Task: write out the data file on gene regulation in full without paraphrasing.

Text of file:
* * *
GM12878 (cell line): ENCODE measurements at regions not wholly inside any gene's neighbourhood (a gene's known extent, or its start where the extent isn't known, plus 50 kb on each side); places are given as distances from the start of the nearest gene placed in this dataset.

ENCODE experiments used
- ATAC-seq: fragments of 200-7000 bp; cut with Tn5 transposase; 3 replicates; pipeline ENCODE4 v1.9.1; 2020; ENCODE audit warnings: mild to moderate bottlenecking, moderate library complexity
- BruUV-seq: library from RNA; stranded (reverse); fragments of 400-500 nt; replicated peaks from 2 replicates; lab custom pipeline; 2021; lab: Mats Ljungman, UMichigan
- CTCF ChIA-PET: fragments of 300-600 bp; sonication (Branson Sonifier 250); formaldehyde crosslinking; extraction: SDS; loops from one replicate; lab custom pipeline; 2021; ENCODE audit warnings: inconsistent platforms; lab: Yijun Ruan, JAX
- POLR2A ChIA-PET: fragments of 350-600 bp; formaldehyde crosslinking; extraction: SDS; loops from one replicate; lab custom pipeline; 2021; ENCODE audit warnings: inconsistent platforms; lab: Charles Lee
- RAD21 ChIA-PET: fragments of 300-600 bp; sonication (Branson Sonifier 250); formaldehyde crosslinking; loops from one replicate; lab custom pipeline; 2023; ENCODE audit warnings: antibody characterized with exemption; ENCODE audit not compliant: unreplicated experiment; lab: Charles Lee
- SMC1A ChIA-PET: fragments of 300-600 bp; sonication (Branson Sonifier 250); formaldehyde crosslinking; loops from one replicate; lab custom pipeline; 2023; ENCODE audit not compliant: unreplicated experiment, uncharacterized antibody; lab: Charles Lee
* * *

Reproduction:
GM12878 (cell line): ENCODE measurements at regions not wholly inside any gene's neighbourhood (a gene's known extent, or its start where the extent isn't known, plus 50 kb on each side); places are given as distances from the start of the nearest gene placed in this dataset.

ENCODE experiments used
- ATAC-seq: fragments of 200-7000 bp; cut with Tn5 transposase; 3 replicates; pipeline ENCODE4 v1.9.1; 2020; ENCODE audit warnings: mild to moderate bottlenecking, moderate library complexity
- BruUV-seq: library from RNA; stranded (reverse); fragments of 400-500 nt; replicated peaks from 2 replicates; lab custom pipeline; 2021; lab: Mats Ljungman, UMichigan
- CTCF ChIA-PET: fragments of 300-600 bp; sonication (Branson Sonifier 250); formaldehyde crosslinking; extraction: SDS; loops from one replicate; lab custom pipeline; 2021; ENCODE audit warnings: inconsistent platforms; lab: Yijun Ruan, JAX
- POLR2A ChIA-PET: fragments of 350-600 bp; formaldehyde crosslinking; extraction: SDS; loops from one replicate; lab custom pipeline; 2021; ENCODE audit warnings: inconsistent platforms; lab: Charles Lee
- RAD21 ChIA-PET: fragments of 300-600 bp; sonication (Branson Sonifier 250); formaldehyde crosslinking; loops from one replicate; lab custom pipeline; 2023; ENCODE audit warnings: antibody characterized with exemption; ENCODE audit not compliant: unreplicated experiment; lab: Charles Lee
- SMC1A ChIA-PET: fragments of 300-600 bp; sonication (Branson Sonifier 250); formaldehyde crosslinking; loops from one replicate; lab custom pipeline; 2023; ENCODE audit not compliant: unreplicated experiment, uncharacterized antibody; lab: Charles Lee